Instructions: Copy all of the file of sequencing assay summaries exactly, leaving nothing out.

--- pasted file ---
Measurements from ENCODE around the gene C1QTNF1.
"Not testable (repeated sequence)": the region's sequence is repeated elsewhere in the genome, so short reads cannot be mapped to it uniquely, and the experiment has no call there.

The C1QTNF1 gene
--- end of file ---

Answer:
Measurements from ENCODE around the gene C1QTNF1.
"Not testable (repeated sequence)": the region's sequence is repeated elsewhere in the genome, so short reads cannot be mapped to it uniquely, and the experiment has no call there.

The C1QTNF1 gene